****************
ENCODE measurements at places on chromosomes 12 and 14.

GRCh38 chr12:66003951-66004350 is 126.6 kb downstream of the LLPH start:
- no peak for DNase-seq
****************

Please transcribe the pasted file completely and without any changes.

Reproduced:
ENCODE measurements at places on chromosomes 12 and 14.

GRCh38 chr12:66003951-66004350 is 126.6 kb downstream of the LLPH start:
- no peak for DNase-seq